Then there’s Lakeland Assistant Police Chief Bill LePere’s comment policy. He concisely shows that a government representative can, in fact, moderate without censoring.

True free speech inspires action

Free speech works both ways: not just allowing haters to have their say, but canceling out heat in favor of light so that, as Le Pere says, “We will continue to moderate [comments] and willingly publish those that my be contrary to our position on a topic but yet are beneficial to the public discussion we hope to generate here.”

Indeed, Herrman quotes Baltimore Police Department spokesman Anthony Guglielmi as saying, “What we’d really like is for people to get engaged in fighting crime, to step up and become part of the solution.”

As a writer, I know I think best when I put words down. For me as for most people, it’s hard to act unless I have thought through something. Allowing blog comments does more, then, than allowing people a forum to state their grievances: done right, by allowing them to “think out loud,” it allows them to clear their heads. Clear heads can plan action.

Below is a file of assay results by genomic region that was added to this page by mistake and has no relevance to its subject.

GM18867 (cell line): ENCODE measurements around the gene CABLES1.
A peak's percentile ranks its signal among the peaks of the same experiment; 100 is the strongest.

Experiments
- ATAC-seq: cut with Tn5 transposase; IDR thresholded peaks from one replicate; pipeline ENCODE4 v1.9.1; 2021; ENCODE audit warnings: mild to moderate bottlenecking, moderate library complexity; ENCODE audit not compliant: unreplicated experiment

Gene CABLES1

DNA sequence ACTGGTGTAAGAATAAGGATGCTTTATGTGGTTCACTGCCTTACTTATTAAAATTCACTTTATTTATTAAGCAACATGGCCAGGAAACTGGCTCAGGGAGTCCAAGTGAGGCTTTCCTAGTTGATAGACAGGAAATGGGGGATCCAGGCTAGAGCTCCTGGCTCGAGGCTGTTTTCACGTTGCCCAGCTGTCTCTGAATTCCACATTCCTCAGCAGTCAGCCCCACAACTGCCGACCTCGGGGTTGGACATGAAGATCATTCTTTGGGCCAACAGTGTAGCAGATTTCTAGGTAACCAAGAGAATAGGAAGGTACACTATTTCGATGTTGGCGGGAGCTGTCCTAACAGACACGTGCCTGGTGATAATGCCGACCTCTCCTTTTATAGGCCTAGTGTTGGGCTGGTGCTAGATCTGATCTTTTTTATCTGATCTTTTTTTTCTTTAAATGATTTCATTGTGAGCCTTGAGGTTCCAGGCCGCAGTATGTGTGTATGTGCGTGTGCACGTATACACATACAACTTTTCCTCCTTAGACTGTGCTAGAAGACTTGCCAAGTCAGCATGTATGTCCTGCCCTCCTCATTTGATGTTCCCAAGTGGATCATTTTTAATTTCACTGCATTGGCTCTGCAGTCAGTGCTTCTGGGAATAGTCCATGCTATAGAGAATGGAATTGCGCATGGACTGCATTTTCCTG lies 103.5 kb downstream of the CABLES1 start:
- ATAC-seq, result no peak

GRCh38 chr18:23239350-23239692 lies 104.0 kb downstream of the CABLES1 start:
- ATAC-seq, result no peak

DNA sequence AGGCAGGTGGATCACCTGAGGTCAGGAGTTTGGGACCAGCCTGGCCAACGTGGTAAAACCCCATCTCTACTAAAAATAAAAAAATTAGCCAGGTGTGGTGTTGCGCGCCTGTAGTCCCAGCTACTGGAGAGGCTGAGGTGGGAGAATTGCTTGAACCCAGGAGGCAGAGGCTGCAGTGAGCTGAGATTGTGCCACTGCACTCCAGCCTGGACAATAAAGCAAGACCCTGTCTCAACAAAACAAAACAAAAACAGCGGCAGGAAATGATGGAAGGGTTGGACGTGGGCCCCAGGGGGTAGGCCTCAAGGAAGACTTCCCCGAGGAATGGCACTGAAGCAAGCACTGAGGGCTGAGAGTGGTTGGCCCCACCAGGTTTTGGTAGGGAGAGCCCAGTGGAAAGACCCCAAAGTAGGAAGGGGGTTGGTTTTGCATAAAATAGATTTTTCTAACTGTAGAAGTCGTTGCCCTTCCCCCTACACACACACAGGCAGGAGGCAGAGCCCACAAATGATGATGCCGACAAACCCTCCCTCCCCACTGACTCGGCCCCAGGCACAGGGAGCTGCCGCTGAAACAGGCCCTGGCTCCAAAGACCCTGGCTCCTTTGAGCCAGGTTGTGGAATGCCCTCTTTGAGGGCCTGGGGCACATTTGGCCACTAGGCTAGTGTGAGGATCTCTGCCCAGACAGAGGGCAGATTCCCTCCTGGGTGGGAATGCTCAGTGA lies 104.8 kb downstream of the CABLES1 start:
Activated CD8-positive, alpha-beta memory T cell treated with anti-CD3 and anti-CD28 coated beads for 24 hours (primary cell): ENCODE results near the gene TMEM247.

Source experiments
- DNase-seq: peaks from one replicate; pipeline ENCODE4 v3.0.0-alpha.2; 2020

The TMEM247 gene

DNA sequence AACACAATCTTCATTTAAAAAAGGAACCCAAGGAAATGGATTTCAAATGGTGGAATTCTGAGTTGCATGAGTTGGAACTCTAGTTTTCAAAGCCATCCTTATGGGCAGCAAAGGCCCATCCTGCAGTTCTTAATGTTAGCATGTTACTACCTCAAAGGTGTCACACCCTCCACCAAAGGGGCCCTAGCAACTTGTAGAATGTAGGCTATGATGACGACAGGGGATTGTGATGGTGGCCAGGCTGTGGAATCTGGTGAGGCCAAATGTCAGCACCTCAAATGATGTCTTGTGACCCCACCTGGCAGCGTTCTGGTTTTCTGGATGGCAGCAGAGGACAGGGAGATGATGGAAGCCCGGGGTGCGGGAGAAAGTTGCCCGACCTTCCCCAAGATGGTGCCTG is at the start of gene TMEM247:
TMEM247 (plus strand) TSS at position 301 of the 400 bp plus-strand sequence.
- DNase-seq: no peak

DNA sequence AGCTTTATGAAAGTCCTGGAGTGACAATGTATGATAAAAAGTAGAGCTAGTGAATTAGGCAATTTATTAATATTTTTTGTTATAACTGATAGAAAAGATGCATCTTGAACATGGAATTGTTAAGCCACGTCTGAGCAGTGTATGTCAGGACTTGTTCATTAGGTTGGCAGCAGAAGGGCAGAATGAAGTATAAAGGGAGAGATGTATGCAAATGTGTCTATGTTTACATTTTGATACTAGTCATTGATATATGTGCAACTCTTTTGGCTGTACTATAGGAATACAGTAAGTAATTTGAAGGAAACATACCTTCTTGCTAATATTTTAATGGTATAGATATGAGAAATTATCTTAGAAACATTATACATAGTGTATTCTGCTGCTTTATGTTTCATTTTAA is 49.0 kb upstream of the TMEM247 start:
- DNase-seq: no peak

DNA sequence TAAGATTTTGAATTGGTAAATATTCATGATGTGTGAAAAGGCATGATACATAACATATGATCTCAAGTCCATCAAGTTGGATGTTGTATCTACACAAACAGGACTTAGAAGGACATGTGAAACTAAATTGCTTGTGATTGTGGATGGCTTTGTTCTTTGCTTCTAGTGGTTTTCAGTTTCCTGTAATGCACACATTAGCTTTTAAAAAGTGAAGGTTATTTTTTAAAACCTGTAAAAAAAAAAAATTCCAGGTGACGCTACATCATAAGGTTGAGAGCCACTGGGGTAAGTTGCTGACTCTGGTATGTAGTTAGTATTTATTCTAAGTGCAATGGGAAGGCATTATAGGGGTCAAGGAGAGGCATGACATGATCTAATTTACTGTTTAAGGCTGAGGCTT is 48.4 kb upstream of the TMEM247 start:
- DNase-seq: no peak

So yes, it’s OK to delete the truly negative comments, the lies and attacks that do their own damage to others’ free speech. But if law enforcement truly wants community involvement in crime prevention—and what agency wouldn’t, given the limited budgets most are working with these days?—then they have to be prepared for the kind of criticism that tears down so that it can reconstruct.

Image: Mr.Enjoy via Flickr

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Blending professional and personal in Aurora (Illinois)

Lt. Kristen Ziman, Aurora (IL) Police Dept.

Lt. Kristen Ziman, Aurora (IL) Police Dept.

I recently blogged about “expert branding” and how it could help a police department’s overall mission by drawing on officers’ experience and taking some of the informational weight off the PIO’s shoulders.